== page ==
Green beans. Probably one of the most underrated, underutilized vegetables. One day a year it gets to sparkle as the go-to side dish at everyones Thanksgiving table. Sparkle isn’t a fair word. It can’t really sparkle when it’s covered in cream of mushroom soup and fried onions. It gets to be there though, noticed and somewhat enjoyed. Let’s just call it the Eeyore of vegetables.
How sad. You feel bad for the way you’ve treated green beans all these years don’t you? Ditto. I can’t remember the last time I cooked a green bean as part of a meal in our house. I don’t even notice them in the produce aisle at the grocery store. Do they purposefully hide them up top in the back next to the other unloved vegetables like cabbage? It’s a conspiracy. And it’s not fair to these delicious, crunchy little beans.
This sesame garlic green beans recipe will change your outlook on green beans and hopefully bring them to your table more than once a year.
Do yourself a favor here and don’t use frozen green beans. It’s the perfect time of year for fresh green beans either from your garden, your farmer’s market or the produce aisle of your grocery store. You won’t get the same crunch from a frozen green bean than a fresh one and for a vegetable that a lot of people hate, it can use all the help it can get. So give it a little handicap here and go for fresh!
Warning: this is not first date friendly food. Why? Because garlic. Lots and lots of toasty, yummy garlic that won’t leave your breath kissably sweet. However this is a great dish to make to see if your relationship can stand the test of garlic breath. If you can stand kissing each other after consuming a plate of sesame garlic green beans, then your relationship has a pretty good chance of success. This is pure science, clearly.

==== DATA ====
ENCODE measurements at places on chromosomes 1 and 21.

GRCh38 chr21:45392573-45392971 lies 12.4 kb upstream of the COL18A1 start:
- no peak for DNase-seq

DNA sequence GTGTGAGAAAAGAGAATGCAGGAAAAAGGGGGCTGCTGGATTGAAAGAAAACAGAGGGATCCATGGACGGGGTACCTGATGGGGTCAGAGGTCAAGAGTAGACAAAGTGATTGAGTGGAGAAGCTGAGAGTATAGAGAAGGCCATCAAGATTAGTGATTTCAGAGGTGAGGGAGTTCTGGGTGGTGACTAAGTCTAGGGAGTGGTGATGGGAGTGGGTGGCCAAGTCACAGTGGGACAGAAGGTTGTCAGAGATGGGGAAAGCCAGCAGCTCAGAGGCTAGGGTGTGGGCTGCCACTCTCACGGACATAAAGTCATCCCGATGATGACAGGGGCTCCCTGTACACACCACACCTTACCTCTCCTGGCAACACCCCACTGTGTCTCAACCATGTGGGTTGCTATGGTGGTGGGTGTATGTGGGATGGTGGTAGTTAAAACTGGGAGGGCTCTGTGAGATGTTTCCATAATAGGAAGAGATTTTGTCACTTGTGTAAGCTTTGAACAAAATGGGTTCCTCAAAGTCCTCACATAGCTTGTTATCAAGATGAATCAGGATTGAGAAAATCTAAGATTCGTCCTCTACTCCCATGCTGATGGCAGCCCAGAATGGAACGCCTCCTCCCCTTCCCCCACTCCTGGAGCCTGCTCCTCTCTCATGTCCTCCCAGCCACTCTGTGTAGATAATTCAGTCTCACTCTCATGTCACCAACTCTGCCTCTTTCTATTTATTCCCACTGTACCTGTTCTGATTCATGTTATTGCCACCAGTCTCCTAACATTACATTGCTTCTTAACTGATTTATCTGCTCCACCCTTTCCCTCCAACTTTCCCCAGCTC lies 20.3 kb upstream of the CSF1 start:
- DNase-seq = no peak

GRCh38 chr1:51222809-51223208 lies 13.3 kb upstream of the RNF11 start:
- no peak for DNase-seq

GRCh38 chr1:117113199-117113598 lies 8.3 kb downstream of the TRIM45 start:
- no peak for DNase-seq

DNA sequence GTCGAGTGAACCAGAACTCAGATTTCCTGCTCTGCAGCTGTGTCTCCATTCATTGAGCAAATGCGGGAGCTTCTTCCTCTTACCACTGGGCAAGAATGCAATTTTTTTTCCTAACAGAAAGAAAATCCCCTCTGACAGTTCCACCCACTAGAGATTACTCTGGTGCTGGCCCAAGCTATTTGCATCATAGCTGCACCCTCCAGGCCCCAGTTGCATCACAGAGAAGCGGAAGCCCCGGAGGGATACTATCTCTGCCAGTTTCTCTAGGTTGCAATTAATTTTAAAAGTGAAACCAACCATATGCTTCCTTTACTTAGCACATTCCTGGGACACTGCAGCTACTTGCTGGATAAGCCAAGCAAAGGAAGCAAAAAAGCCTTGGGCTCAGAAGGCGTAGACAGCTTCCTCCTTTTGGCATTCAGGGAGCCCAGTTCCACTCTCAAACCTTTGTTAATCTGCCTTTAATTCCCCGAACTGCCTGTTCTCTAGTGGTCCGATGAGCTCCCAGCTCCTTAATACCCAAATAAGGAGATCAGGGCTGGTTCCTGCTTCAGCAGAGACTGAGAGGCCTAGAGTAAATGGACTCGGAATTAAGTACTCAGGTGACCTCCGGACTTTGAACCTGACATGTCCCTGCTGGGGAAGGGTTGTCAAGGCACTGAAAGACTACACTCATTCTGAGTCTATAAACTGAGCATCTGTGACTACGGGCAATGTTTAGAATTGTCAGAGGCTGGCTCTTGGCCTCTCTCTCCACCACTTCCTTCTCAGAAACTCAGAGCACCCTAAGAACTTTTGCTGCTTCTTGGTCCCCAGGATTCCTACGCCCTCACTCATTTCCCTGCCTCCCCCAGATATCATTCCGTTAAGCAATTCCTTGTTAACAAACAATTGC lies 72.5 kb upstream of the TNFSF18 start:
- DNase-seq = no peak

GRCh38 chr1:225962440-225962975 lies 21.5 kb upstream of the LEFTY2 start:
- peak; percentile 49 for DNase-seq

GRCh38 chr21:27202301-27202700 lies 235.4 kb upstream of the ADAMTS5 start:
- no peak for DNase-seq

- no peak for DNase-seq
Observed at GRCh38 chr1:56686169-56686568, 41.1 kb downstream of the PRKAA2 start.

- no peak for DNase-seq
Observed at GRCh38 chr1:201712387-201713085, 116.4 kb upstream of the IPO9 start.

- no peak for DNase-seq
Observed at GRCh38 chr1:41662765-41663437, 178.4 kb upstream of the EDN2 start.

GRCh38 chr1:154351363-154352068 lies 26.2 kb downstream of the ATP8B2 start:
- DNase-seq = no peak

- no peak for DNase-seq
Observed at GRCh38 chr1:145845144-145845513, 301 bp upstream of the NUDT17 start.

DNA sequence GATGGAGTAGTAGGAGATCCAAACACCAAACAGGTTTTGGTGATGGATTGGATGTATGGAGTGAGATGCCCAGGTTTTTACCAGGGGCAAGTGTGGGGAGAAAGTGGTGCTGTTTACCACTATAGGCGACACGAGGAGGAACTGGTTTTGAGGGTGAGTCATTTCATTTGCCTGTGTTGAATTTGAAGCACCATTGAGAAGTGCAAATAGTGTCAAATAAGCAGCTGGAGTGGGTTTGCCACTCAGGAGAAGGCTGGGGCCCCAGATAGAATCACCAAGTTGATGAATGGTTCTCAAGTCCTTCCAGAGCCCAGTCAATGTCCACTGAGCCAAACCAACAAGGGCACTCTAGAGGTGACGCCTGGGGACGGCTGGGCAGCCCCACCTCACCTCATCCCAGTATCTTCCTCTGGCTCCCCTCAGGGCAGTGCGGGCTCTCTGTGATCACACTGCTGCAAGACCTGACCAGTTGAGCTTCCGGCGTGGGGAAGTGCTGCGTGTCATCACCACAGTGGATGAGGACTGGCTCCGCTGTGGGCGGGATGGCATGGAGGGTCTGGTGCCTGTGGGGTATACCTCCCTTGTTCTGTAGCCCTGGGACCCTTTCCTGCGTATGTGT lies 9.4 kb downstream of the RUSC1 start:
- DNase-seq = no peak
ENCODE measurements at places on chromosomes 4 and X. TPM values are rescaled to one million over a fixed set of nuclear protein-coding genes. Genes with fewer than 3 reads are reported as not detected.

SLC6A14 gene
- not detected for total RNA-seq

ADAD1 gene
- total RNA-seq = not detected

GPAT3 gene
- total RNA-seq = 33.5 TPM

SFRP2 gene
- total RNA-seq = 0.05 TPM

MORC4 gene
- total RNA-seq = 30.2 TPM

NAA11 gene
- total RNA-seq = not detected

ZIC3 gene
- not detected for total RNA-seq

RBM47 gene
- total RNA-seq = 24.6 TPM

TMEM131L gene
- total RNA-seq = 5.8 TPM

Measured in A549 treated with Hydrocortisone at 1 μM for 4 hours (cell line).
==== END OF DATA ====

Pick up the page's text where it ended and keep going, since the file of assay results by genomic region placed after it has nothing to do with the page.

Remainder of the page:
I happen to love garlic, and thankfully I’m married so who cares about breath anymore. The minced garlic in this recipe gets a nice toasty crunch from a quick fry in the pan. They end up tasting like crispy little garlic croutons that aren’t spicy. Enough of the raw spice is cooked out that you’re left with a mild, garlicky bite.
I’m also one of those people who loves a good char. I like my bacon extra extra crispy, my asparagus almost blackened and I gravitate to the end piece of any cut of meat purely for the crunchy exterior. By frying the green beans over medium-high heat, you get that same delicious char on the outside while maintaining the crunch on the inside. Nobody likes a mushy green bean and you won’t find any of those in this recipe!
The finisher on this dish is a light drizzle of sesame oil. Sesame oil has a wonderful nutty flavor that works perfectly with the garlic. You’ve probably had a dish similar to this at your favorite Asian restaurant as it’s a popular ingredient in a lot of Asian cooking. A little bit goes a long way so you only need a drizzle! If you want even more sesame, toast a handful of sesame seeds and throw them on top.
What to Bring to the Store
To make sure you don’t toss any unnecessary packaging away, all you’ll need is one reusable produce bag for your green beans. No need to bag your garlic, it’s got it’s own packaging Don’t forget your reusable grocery bag!
Waste Meter – 5!
This simple little recipe gets a 5 out of 5 on the waste meter because nothing needs to be thrown away or even recycled! Pure compost here. Here’s the deal:
Recycle: Nothing (well, when your olive oil/sesame oil runs out, recycle those jars)
Compost: Garlic Skins and Green Bean Stems
Trash: What trash?
- 1 pound green beans, trimmed
- 2 tbsp olive oil
- 2 cloves garlic, minced
- 1 tsp sesame oil
- salt and pepper to taste
- In a large frying pan over medium heat, warm the olive oil.
- Once hot, add the green beans (be prepared for some splatter!) Cover with a lid or splatter screen.
- Let cook for 10 minutes, stirring every few minutes until the beans get a nice char.
- Add the minced garlic, salt and pepper and let cook another 2 minutes. Don't let the beans get mushy. They should still have a crunch to them.
- Transfer to a serving dish and drizzle with the sesame oil. Serve immediately.
- These are best served hot, fresh from the pan! Time your cooking accordingly.